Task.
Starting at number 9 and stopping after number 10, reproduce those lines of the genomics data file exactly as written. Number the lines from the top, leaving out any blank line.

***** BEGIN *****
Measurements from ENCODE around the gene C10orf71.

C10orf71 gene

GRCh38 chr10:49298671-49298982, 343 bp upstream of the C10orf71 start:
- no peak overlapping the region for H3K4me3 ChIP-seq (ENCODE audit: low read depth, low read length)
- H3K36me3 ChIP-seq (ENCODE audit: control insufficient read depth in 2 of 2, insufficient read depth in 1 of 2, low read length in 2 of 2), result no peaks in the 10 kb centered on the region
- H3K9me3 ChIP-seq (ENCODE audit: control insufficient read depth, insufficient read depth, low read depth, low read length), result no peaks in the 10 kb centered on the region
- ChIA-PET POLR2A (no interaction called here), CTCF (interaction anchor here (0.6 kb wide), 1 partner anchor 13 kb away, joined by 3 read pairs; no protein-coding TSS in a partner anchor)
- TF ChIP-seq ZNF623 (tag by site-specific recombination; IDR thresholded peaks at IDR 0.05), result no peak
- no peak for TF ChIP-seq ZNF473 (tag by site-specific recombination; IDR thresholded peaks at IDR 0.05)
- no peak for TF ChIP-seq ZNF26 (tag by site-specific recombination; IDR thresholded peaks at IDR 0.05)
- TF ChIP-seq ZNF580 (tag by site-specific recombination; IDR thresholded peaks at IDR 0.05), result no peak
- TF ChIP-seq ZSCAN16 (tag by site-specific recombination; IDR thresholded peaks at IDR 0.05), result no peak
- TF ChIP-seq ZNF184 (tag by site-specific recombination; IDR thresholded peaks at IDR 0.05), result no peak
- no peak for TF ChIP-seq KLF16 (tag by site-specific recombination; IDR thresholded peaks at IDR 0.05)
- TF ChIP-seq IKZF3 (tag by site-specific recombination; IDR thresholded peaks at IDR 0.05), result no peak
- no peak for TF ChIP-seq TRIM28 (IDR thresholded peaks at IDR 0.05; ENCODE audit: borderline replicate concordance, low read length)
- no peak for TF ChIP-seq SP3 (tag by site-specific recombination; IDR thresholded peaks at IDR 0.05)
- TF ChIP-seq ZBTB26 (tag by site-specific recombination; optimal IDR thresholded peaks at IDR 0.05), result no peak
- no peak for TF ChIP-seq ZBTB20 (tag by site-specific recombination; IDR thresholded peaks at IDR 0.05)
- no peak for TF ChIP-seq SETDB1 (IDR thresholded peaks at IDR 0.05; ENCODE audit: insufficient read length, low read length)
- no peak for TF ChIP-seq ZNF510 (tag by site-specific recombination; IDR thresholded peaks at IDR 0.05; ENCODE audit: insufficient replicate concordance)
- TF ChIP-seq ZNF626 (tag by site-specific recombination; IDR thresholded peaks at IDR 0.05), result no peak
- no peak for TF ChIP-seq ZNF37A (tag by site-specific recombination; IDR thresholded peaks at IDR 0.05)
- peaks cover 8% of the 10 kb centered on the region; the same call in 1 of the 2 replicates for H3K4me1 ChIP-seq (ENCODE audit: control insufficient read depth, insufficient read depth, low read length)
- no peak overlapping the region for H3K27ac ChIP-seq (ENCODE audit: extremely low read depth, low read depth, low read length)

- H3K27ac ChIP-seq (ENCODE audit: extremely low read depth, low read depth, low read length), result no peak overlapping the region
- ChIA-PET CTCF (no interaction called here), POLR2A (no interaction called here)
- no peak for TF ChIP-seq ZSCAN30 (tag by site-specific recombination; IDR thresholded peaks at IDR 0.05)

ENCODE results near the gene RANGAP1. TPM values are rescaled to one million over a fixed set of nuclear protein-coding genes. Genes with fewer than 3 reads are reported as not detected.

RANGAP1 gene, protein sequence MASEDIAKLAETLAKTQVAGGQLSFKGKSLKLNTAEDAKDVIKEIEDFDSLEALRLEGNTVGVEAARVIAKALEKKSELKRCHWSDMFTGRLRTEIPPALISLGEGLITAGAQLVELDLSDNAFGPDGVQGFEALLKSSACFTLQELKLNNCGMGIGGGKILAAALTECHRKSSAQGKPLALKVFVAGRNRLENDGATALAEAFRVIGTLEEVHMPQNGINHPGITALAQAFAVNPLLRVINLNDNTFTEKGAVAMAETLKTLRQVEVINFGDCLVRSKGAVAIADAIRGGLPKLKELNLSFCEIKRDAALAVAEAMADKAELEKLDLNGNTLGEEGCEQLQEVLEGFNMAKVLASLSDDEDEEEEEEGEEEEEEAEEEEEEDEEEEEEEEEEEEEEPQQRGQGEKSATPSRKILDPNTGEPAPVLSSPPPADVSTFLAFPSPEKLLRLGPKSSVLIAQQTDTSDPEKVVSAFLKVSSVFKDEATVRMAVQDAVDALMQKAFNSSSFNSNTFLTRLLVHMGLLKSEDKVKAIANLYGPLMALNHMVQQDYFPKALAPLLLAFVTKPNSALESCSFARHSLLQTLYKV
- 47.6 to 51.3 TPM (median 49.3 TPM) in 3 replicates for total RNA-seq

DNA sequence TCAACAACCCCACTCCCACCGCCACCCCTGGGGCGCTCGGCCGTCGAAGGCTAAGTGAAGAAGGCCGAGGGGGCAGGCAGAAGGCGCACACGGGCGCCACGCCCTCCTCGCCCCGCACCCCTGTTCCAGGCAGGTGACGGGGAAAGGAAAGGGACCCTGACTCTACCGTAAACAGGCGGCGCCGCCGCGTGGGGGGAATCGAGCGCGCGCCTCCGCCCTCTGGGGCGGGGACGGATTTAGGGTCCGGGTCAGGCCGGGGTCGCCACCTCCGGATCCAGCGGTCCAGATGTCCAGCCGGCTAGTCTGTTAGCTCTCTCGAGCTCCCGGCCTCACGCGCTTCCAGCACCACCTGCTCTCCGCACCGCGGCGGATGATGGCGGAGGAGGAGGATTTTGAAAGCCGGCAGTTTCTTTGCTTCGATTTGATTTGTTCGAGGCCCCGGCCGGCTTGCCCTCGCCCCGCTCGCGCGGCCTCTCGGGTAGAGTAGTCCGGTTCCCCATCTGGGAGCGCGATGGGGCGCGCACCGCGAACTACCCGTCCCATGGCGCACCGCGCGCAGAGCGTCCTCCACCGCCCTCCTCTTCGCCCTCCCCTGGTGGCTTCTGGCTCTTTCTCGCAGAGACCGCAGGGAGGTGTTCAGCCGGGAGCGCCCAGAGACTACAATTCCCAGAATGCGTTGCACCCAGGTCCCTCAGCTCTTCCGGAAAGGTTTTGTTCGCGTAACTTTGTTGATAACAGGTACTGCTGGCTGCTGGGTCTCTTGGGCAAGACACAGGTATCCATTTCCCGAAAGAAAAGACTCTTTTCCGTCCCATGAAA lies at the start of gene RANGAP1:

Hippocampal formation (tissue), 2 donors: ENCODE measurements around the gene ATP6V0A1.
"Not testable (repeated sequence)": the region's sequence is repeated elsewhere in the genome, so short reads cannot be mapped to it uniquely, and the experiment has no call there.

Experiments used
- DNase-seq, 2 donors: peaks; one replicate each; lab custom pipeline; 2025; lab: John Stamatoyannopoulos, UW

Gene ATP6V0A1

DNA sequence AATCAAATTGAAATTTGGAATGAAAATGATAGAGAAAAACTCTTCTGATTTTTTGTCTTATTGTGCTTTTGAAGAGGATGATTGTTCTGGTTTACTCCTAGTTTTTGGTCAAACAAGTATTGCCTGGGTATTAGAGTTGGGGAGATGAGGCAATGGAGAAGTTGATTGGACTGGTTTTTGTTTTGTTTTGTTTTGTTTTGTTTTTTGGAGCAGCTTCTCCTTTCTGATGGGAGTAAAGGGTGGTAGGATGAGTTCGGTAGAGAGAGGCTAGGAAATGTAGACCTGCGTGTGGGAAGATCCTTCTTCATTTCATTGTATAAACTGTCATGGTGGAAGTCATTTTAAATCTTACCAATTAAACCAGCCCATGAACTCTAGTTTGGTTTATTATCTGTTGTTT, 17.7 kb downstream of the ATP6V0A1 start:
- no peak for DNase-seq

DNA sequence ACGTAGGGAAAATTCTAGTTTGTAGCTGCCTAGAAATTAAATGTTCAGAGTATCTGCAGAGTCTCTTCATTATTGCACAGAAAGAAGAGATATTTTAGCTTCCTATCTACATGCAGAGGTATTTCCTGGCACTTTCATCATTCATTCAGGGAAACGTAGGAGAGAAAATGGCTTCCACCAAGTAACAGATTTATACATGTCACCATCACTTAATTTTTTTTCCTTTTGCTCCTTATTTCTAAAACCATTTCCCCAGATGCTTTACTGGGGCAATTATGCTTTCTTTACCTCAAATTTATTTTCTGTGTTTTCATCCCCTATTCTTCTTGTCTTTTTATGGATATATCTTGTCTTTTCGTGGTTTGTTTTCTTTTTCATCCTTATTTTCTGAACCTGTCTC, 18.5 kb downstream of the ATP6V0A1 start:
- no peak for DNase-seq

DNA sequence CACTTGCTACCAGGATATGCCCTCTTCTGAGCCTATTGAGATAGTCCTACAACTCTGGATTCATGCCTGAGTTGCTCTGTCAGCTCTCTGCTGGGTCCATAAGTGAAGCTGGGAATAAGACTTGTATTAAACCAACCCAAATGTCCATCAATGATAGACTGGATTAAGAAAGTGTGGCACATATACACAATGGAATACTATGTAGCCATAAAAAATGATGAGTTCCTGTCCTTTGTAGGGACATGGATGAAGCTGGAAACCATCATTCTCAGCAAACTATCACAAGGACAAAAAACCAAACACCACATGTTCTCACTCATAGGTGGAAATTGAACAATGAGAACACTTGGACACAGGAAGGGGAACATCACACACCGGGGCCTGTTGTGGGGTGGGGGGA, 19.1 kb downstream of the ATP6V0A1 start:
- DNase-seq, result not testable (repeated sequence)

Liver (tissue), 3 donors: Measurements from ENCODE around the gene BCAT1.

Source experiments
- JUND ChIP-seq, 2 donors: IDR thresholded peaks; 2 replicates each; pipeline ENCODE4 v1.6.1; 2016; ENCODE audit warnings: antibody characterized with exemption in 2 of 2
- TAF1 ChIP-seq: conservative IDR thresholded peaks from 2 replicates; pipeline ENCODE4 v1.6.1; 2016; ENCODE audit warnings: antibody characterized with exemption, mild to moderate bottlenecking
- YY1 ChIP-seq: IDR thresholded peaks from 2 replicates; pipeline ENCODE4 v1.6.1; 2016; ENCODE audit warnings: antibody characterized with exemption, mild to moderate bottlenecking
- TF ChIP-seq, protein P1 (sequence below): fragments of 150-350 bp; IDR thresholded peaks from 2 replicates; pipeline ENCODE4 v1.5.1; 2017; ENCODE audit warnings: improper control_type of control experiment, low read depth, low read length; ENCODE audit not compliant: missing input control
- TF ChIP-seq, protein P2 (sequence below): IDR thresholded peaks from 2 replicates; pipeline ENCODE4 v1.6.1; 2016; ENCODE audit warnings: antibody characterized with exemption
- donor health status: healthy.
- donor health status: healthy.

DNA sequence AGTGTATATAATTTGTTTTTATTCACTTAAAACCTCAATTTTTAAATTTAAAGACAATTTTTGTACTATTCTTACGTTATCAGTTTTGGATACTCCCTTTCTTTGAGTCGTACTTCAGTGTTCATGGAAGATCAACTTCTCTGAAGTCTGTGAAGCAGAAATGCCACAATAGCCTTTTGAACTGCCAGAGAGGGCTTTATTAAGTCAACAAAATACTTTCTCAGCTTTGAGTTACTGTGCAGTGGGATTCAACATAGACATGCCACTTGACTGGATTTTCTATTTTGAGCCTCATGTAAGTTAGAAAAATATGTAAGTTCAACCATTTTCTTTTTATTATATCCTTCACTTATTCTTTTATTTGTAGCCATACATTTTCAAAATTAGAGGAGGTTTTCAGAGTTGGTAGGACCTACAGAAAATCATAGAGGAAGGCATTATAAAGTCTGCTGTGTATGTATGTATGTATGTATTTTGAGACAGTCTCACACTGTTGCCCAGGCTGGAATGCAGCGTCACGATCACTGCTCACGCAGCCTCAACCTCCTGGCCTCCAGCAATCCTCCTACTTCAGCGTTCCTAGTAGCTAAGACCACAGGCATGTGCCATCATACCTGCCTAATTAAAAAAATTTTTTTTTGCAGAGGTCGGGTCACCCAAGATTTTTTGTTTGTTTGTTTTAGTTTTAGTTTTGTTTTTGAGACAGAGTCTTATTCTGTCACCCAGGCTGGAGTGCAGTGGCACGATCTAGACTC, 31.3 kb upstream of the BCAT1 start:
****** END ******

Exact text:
- no peak for TF ChIP-seq ZNF473 (tag by site-specific recombination; IDR thresholded peaks at IDR 0.05)
- no peak for TF ChIP-seq ZNF26 (tag by site-specific recombination; IDR thresholded peaks at IDR 0.05)